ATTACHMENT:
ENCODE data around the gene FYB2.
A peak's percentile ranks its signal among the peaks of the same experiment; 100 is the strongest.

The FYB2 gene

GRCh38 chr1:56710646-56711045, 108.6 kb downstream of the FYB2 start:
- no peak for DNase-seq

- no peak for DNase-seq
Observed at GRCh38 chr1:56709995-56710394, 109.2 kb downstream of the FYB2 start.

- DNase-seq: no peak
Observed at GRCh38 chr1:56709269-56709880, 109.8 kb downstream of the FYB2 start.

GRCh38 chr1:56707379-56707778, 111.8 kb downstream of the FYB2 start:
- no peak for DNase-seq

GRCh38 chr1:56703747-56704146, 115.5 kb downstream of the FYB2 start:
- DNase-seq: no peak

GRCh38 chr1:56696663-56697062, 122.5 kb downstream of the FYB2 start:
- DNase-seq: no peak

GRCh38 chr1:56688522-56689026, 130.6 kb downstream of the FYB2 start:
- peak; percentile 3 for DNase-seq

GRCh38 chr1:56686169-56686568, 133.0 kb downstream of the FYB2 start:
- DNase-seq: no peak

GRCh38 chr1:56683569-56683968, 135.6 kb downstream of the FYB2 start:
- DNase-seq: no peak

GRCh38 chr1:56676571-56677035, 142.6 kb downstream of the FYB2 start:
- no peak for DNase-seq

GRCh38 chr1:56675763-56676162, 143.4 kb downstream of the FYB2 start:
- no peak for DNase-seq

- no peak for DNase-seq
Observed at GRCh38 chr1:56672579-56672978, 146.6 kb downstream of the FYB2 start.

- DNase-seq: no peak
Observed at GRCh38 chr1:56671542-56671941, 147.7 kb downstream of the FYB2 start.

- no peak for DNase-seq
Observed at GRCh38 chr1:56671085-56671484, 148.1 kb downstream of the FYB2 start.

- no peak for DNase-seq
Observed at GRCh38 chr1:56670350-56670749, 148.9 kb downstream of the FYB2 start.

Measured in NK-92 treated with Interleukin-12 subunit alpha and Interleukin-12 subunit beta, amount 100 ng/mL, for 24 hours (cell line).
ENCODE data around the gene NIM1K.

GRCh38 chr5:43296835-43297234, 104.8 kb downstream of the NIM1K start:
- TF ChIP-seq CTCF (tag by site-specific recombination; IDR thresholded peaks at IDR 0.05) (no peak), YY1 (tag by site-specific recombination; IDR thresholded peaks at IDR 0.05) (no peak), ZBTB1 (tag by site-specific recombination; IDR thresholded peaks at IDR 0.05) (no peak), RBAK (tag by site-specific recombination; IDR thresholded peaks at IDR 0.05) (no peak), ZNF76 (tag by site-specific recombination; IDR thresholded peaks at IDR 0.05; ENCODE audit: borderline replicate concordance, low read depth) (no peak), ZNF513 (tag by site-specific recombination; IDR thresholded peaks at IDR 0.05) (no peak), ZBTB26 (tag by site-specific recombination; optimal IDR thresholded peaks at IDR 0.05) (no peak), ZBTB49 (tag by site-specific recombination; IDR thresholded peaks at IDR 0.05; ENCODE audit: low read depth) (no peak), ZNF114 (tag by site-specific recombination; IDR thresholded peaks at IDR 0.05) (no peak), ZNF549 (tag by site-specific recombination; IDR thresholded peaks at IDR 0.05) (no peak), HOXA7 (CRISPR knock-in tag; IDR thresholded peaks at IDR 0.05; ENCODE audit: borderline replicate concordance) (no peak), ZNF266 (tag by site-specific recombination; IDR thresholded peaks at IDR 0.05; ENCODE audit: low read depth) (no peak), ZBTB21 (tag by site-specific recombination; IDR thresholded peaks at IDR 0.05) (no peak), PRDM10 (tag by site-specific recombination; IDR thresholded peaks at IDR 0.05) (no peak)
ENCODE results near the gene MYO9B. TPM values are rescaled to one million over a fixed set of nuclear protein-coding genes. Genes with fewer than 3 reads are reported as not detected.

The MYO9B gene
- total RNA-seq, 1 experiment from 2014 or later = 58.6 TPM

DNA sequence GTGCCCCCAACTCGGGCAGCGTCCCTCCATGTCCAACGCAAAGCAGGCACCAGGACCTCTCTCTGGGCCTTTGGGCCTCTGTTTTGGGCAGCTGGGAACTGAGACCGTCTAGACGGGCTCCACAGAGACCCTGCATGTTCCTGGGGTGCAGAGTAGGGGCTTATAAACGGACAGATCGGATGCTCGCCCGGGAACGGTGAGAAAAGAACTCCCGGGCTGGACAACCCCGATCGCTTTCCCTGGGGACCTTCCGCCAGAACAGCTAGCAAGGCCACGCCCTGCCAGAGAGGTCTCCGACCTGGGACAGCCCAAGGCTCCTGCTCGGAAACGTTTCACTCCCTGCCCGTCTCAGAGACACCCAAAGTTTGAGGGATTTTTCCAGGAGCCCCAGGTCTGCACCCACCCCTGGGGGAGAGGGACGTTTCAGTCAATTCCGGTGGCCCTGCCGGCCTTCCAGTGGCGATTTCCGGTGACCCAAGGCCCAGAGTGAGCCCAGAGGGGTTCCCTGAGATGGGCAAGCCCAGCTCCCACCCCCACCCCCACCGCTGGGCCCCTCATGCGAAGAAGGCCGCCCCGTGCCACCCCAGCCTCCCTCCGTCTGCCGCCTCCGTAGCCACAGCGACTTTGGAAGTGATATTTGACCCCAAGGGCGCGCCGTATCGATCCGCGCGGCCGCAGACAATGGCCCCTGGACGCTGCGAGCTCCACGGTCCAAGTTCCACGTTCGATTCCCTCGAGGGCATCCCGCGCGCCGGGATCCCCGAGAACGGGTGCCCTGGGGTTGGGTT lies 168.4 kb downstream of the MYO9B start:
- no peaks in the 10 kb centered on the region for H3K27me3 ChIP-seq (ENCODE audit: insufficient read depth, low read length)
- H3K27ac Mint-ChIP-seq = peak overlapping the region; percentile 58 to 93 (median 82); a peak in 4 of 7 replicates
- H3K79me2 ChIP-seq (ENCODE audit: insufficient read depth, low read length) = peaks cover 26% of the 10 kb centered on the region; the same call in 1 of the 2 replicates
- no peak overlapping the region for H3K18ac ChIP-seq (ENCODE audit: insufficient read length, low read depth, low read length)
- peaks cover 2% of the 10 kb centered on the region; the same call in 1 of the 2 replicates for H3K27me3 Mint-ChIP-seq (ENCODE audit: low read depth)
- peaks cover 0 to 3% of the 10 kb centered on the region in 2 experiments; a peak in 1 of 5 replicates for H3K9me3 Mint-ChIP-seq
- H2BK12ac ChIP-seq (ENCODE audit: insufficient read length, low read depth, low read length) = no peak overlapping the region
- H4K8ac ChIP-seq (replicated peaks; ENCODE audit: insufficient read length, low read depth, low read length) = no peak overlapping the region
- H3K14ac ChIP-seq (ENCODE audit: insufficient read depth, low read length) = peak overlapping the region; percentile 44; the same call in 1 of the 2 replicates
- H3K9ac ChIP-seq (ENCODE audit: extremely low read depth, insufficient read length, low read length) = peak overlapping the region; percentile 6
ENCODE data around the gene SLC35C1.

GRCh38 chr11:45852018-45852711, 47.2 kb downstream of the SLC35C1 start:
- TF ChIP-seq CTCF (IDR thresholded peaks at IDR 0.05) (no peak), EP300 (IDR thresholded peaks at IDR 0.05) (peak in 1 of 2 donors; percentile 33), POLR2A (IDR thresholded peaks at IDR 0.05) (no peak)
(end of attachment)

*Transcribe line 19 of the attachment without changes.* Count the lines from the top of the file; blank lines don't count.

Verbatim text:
- DNase-seq: no peak